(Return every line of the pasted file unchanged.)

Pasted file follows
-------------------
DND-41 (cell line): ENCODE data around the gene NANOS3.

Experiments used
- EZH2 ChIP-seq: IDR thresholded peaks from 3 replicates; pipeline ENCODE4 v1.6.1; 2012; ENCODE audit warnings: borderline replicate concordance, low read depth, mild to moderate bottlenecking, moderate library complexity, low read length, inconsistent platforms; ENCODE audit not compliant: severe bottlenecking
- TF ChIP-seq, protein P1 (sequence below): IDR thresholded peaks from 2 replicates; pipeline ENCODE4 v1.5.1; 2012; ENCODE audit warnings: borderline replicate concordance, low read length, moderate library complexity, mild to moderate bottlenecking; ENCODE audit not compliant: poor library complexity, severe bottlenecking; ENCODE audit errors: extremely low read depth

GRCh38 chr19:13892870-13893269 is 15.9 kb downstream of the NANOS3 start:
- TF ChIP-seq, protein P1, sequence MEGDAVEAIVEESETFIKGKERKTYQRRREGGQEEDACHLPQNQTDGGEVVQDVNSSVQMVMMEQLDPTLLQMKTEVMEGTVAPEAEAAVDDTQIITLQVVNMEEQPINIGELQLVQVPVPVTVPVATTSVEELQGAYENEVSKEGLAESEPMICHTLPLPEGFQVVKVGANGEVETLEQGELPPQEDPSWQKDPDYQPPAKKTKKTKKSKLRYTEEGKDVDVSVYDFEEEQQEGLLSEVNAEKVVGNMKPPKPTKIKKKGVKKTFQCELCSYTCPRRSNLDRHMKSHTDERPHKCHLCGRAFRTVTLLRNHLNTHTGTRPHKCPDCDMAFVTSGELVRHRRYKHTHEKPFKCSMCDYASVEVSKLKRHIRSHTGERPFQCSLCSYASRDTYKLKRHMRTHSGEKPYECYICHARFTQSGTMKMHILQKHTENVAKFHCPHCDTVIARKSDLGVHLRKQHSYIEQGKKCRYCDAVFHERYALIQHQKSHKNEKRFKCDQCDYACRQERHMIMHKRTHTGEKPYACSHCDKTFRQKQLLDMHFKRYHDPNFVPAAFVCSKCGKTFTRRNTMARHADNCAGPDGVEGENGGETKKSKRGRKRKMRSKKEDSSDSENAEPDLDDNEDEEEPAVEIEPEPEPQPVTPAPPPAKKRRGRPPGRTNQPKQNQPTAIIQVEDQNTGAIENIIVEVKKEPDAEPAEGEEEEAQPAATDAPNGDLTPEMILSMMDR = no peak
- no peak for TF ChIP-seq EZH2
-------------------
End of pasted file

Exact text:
DND-41 (cell line): ENCODE data around the gene NANOS3.

Experiments used
- EZH2 ChIP-seq: IDR thresholded peaks from 3 replicates; pipeline ENCODE4 v1.6.1; 2012; ENCODE audit warnings: borderline replicate concordance, low read depth, mild to moderate bottlenecking, moderate library complexity, low read length, inconsistent platforms; ENCODE audit not compliant: severe bottlenecking
- TF ChIP-seq, protein P1 (sequence below): IDR thresholded peaks from 2 replicates; pipeline ENCODE4 v1.5.1; 2012; ENCODE audit warnings: borderline replicate concordance, low read length, moderate library complexity, mild to moderate bottlenecking; ENCODE audit not compliant: poor library complexity, severe bottlenecking; ENCODE audit errors: extremely low read depth

GRCh38 chr19:13892870-13893269 is 15.9 kb downstream of the NANOS3 start:
- TF ChIP-seq, protein P1, sequence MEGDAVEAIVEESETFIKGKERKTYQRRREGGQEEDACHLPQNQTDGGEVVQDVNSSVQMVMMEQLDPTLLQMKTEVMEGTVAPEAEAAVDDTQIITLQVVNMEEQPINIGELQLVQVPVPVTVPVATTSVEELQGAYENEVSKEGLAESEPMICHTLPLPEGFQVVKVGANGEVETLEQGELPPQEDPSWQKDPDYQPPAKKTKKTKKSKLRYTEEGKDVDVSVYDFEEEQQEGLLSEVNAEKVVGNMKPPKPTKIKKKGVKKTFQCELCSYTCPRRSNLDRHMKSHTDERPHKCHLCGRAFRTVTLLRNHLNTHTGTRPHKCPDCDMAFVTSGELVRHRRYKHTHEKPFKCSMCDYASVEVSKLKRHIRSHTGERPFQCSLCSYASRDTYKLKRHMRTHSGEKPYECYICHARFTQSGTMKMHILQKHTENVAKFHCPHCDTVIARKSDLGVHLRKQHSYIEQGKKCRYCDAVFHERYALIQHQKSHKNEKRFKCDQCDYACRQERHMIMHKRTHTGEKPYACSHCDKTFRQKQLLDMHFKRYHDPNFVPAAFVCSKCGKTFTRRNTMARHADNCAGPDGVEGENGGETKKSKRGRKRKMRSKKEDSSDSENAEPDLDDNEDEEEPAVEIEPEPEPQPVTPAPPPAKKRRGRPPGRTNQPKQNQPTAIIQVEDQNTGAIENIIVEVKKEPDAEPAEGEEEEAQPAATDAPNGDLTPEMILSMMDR = no peak
- no peak for TF ChIP-seq EZH2